Exit interviews are standard fare at many organizations. Whether you find them helpful or you dread them, you understand that the purpose is to glean useful feedback from departing employees about ways your company can improve. The exit interview is an important tool for gathering insights that people might otherwise be hesitant to share. After all, a departing employee has no reason not to be completely honest with you.
But what if you could glean those same vital insights before an employee is ready to walk out the door? That’s the power of stay conversations.
What Is a Stay Conversation?
According to retention specialist Dick Finnegan, author of The Power of Stay Interviews for Engagement and Retention, company leaders can gain valuable insight into the daily experience of employees by conducting stay interviews on a regular basis. These interviews, or stay conversations, should take place between an employee and his or her immediate supervisor. The goal is to create better employee experiences and to build trust between employees and managers.
Finnegan emphasizes that stay conversations have the power to improve retention by focusing on the employees you most want to keep. Unlike an exit interview, which assesses the situation after the fact, the stay conversation gives current employees a chance to share their perspectives with a manager long before they are ready to leave. The process of giving feedback to someone who will listen and take action builds trust, motivating employees to stay with the company longer and become more engaged.
What Are the Elements of an Effective Stay Conversation?
To gain the most valuable insights, conduct stay conversations in a structured context. Employees should meet with their immediate supervisors, and leaders should look for specific actions they can take to improve the employee experience and keep individuals engaged.
Ready to implement stay conversations in your workplace? Keep these tips in mind as you develop your process:
- Separate stay conversations from performance reviews. Avoid the temptation to tack a stay conversation onto an employee review or rounding. The focus of a stay conversation should be on how the company and its leaders can better serve employees, not on how employees can improve performance.
- Conduct one-on-one meetings. Whenever possible, keep stay conversations between individual employees and their immediate managers. In a group setting, employees will share fewer of their thoughts, and some employees may not be confident enough to speak up. In a similar way, employees may be less likely to say what they think if they meet with someone several levels above them. With one-on-one meetings conducted by an immediate supervisor or manager, however, every employee has an equal opportunity to voice opinions.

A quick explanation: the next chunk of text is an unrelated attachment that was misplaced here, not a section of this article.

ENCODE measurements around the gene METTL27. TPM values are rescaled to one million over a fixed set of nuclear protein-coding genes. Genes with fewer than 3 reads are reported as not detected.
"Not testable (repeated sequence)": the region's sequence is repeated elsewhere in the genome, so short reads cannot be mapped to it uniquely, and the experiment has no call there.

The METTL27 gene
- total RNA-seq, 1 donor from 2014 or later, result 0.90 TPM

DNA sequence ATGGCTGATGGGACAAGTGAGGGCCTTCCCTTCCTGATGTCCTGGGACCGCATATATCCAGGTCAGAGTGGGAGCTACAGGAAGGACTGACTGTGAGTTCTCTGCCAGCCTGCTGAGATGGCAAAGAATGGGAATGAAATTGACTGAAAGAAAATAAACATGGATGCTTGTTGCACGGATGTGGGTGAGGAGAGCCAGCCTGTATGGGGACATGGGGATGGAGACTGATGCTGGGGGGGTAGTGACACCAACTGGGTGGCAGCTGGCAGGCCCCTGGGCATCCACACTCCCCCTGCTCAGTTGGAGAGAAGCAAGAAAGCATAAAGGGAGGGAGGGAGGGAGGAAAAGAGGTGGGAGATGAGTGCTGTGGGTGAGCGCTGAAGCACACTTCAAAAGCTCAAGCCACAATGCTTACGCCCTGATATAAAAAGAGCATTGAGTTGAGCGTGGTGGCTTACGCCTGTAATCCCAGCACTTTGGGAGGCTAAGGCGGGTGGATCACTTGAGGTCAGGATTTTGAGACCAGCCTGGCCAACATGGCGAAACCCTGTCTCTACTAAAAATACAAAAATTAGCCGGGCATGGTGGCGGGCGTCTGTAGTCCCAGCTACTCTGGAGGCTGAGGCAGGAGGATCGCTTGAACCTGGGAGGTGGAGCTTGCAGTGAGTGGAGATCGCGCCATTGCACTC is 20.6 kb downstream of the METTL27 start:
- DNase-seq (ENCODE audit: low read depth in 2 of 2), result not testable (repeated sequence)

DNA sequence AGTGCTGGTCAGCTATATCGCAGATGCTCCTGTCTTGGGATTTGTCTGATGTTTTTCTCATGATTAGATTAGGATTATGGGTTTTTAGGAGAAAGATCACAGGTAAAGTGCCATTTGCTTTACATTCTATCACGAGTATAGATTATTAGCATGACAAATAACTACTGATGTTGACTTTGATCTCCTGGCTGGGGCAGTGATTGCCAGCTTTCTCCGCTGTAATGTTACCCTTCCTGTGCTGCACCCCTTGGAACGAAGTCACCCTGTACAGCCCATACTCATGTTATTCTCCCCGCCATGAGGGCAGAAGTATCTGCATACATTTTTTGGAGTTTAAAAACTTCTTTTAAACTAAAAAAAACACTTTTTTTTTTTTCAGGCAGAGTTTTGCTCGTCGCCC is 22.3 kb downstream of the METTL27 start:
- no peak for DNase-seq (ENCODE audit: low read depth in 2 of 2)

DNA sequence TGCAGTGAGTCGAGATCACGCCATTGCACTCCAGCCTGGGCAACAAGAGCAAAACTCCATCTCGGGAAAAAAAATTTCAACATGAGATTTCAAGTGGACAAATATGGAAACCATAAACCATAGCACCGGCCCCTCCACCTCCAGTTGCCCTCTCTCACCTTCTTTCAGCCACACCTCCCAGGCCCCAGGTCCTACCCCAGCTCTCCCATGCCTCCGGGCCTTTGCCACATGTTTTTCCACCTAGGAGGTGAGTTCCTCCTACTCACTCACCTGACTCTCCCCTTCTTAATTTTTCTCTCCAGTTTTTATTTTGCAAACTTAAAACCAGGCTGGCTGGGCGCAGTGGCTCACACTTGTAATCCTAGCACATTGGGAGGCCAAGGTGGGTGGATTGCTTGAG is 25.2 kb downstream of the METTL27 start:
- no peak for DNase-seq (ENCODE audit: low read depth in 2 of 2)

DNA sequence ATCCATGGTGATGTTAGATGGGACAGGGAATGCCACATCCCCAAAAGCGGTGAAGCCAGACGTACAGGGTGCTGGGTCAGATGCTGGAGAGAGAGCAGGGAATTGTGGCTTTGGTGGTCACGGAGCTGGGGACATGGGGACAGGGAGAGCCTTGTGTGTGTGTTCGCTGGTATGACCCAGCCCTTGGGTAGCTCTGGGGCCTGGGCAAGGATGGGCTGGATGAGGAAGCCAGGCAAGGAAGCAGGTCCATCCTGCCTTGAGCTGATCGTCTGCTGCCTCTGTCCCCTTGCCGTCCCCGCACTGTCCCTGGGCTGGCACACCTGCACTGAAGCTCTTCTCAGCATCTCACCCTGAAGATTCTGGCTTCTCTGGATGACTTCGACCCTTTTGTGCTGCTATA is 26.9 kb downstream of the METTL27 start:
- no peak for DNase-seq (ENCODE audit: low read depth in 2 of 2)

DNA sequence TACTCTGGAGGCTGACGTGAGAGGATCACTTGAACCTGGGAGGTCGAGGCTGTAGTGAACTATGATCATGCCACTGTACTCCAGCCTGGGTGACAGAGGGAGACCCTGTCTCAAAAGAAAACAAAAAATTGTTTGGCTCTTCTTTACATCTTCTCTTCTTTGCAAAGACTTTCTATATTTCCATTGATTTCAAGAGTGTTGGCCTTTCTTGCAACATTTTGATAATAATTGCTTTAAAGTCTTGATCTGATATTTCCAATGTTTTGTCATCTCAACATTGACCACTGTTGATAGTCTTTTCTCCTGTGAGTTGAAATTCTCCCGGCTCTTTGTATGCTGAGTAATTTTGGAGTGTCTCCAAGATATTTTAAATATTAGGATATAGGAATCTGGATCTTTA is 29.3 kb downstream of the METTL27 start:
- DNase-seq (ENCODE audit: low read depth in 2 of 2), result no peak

- Listen more than you talk. Finnegan recommends that leaders listen 80% of the time. This gives the employee freedom to share thoughts without feeling pressured. The goal is to focus your attention completely on digesting what the employee is saying without thinking ahead to your next question or interjecting comments or explanations into the conversation.
- Ask the right questions. We recommend structuring questions around the RESPECT framework. Consisting of seven fundamental employee motivators, this framework helps you get at the heart of what keeps an employee engaged and why they might consider leaving. For example, recognition is the first element of the RESPECT framework. Questions under this category might ask about how the employee prefers to be recognized and what behaviors or achievements deserve recognition.
- Probe for insight. Employees might not share all of their thoughts right away. By asking follow-up questions and encouraging honest communication, managers demonstrate that they value the employee’s contributions.
According to Dick Finnegan, employees stay with your company because of the things they get from you that they can’t get elsewhere. In today’s job climate, that may not be a high salary or big benefits package. Instead, your employees may be looking for a positive culture, a manager who invests in their development or the opportunity to use their strengths to make valuable contributions. These are the kinds of insights you’re looking for in the stay conversation. By identifying the primary drivers of engagement for your employees, you can take specific actions to improve both the employee experience and, ultimately, your retention rate.